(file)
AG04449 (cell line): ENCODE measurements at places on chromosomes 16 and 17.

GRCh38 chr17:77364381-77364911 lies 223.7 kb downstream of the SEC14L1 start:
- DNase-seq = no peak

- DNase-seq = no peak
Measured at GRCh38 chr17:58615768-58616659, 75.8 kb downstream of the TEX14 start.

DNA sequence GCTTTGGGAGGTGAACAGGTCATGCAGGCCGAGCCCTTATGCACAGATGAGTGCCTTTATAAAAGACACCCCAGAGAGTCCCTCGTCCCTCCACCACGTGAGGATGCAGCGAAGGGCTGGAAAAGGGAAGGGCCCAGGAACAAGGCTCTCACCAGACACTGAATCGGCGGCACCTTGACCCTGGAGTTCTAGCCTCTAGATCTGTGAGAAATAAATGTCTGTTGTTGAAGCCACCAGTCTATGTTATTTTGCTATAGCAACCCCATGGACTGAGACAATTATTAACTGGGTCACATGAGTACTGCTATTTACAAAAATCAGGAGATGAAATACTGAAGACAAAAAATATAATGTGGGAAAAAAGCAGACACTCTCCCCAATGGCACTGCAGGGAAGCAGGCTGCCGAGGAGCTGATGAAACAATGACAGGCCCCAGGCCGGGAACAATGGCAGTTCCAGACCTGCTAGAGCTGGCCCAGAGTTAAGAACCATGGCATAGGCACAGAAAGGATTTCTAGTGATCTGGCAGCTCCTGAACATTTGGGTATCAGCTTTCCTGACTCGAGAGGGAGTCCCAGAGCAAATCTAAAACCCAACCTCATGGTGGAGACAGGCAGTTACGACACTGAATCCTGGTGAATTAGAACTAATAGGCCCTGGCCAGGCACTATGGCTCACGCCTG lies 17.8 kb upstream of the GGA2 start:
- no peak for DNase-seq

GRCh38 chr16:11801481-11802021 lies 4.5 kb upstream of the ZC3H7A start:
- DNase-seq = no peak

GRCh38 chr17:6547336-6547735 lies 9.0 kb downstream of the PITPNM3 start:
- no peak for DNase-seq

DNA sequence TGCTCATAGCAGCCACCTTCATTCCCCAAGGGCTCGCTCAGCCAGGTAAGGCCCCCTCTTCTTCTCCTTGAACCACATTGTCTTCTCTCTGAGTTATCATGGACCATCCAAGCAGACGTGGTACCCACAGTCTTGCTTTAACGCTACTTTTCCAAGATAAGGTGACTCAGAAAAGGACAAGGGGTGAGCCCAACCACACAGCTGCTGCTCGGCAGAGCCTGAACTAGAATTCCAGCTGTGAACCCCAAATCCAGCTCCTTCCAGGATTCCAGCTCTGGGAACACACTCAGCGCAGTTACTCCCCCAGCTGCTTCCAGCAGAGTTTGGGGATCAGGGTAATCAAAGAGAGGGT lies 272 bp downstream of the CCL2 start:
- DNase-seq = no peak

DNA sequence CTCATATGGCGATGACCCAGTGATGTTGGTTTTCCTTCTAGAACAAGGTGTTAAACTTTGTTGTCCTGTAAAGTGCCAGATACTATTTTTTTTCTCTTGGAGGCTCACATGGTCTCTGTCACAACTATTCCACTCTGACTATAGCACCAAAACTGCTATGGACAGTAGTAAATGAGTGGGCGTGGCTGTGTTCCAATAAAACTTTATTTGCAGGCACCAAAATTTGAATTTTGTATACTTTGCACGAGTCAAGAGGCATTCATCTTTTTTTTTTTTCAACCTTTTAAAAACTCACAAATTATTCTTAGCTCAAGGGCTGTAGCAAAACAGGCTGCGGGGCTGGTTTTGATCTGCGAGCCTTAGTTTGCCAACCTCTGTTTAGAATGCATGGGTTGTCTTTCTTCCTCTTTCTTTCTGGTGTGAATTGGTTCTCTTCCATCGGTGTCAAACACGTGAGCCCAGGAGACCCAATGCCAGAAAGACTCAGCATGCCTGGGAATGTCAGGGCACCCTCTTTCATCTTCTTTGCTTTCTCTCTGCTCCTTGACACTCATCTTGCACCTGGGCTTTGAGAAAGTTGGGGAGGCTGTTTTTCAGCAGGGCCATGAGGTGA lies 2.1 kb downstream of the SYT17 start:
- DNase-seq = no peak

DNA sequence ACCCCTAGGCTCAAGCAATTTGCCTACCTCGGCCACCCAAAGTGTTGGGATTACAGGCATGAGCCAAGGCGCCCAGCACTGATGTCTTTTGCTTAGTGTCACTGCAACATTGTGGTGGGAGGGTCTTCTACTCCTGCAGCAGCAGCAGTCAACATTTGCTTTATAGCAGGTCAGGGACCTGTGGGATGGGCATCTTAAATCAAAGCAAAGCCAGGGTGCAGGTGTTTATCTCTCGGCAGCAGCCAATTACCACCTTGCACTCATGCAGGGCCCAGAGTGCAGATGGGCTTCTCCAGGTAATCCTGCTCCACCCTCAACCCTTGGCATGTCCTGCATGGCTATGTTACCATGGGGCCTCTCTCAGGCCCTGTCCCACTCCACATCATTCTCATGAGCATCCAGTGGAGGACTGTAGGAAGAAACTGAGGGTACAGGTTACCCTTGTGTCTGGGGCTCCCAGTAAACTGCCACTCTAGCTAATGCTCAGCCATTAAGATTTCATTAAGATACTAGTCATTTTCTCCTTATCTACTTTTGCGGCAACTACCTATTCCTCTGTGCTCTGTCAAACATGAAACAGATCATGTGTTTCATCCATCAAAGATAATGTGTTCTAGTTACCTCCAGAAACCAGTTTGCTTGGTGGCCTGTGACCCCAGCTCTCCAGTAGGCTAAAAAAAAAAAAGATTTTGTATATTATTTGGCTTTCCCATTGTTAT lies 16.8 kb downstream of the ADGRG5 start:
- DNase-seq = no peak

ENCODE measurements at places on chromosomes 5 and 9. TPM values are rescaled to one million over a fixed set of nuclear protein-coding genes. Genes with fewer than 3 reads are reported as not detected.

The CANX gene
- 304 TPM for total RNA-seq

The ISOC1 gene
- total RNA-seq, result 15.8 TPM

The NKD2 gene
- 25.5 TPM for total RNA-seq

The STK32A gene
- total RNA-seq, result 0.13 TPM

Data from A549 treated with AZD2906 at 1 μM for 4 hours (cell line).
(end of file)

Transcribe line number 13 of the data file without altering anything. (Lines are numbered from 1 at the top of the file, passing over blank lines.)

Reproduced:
- DNase-seq = no peak